However, like usual, he immediately felt guilty about what he said and he couldn’t shake the pain that he saw burning in her eyes from his mind. The car behind him honked impatiently. He rolled through the intersection and then pulled over to the soft shoulder and waited for Gina to catch up.

Copyright © 2012 by Brandon L. Rucker.  All Rights Reserved.

Microfiction My Fiction Work - Microfiction

Microfiction: Pretty Things


Pretty Things

335 words

by Brandon L. Rucker

From the BLR Vault. An oldie (wow, fourteen years now), but has always been one of my favorites. I’ve taken a few passes at it over the years, tweaking this or that. It’s probably still not “perfect” but I think I may be done tinkering with it. I might’ve submitted it once to a lofty literary webzine or two at some point in the past five years. Still, it sits in the nursery as one of my favorite, if somewhat dour, children. 

My wife and I are silent this morning as we walk our six year-old daughter to school.  We don’t speak to one another much these days, idle chatter seems like a chore.  Many sunsets ago we would gaze intently into each other’s eyes, now neither of us so much as steals a fleeting glance at the other.  That infamous saying that there’s ‘no love lost’ does not apply to us; there’s a lot of love lost here.  More anchor than glue now, our little girl trots merrily between us, relishing the rarity of a family outing with both Mommy and Daddy.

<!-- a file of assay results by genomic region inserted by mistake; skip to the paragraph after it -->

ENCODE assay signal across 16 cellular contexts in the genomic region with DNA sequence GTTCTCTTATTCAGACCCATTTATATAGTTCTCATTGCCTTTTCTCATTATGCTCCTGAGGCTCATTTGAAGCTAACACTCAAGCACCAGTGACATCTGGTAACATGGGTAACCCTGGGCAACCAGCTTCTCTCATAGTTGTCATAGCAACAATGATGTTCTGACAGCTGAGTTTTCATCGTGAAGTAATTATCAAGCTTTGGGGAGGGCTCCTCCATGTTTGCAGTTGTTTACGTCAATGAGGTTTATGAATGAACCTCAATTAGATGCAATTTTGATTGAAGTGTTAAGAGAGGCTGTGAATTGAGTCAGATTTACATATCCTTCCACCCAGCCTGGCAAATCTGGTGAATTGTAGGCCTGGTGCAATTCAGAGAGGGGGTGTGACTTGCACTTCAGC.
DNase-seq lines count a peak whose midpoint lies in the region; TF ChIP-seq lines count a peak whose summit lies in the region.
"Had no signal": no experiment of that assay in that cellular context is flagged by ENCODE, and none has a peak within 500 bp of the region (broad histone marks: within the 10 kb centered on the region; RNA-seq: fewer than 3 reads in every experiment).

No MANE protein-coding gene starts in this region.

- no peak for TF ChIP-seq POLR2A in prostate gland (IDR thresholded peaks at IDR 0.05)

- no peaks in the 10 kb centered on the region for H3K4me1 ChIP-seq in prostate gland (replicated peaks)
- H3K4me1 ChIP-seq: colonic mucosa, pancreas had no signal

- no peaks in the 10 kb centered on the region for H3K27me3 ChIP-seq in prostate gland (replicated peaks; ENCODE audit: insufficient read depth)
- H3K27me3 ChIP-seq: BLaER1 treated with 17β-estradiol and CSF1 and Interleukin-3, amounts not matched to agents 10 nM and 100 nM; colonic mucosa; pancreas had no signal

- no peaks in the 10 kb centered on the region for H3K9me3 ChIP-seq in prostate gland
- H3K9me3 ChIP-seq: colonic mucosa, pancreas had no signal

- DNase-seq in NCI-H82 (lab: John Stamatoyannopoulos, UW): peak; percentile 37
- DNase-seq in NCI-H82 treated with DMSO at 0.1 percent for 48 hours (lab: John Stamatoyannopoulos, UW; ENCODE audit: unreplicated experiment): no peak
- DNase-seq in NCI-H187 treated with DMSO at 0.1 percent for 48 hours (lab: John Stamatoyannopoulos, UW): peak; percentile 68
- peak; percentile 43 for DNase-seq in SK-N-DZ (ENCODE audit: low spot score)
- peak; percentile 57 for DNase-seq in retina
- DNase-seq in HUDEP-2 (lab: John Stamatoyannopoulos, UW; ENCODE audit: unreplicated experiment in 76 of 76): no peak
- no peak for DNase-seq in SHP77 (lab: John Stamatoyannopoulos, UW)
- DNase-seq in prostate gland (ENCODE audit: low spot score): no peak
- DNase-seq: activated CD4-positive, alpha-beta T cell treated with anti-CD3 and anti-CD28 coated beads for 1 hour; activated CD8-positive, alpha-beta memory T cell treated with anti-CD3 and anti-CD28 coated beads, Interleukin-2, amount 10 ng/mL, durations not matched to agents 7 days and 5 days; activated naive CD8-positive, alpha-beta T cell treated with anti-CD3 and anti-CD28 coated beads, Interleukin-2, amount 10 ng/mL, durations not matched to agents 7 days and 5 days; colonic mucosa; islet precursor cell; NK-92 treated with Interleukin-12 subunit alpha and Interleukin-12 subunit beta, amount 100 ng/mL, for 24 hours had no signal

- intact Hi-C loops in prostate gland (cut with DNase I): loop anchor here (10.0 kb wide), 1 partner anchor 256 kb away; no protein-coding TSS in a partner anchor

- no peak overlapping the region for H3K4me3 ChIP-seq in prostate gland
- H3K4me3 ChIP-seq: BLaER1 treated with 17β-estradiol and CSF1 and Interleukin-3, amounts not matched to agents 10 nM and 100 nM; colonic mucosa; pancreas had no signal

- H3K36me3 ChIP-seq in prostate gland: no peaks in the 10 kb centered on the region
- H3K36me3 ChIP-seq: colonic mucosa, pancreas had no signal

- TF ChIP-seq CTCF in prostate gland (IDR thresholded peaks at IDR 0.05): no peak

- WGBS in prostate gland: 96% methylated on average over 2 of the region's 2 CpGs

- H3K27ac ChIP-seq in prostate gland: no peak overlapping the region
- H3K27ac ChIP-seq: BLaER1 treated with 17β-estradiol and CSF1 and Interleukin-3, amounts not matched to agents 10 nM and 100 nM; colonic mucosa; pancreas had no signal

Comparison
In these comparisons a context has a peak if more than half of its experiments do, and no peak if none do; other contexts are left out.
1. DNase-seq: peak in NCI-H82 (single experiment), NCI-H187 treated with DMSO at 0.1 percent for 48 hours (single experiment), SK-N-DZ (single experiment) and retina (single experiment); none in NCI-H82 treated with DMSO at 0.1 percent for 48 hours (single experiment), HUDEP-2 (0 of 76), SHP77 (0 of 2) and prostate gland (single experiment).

We stop at a crosswalk and I take a moment to bask in the scenery.  It is the best and worst part of autumn.  The fall air is brisk and chill, it smells undeniably like change with a tinge of the unknown.  Bullying winds send chilly kisses to my face where the newly thickened beard gives way to exposed skin.  The sun graces the leaves with glorious light, accenting the yellows, oranges, reds, and browns as they cling feebly to their vitality.  The few that remain green are sparse and out of place.

“Mommy, Daddy, how come the leaves are so pretty at fall time?”

My wife says, “Baby, that’s just God’s way of showing us that dying things can still be pretty things.”

“But that doesn’t make sense,” Bright for her age, the irony is not lost on our only child.

The last car passes and we cross the street to the other side where the school sits just past the intersection.

Our little girl is right, of course.  It doesn’t add up, at least not when using that simpler mindset.  Soon these pretty things will get blown away in a passing gale, swept in the wake with other things once believed to be permanent.  All that will remain is a skeleton of what once bore wonderful fruit.

Rather than further complicate it for her with a grownup’s perspective, I change the subject.

Copyright © 2000 by Brandon L. Rucker.  All Rights Reserved.

Microfiction My Fiction Work - Microfiction

Microfiction: Shard

e4bfc-shard2b1Shard (original version)

203 words

by Brandon L. Rucker

Originally published in the anthology A Pint of Bloody Fiction by U.K. publisher House of Horror, September 2010, which was edited by S.E Cox and Nandy Eckle. Microfiction with just enough words to quench your bloody thirst.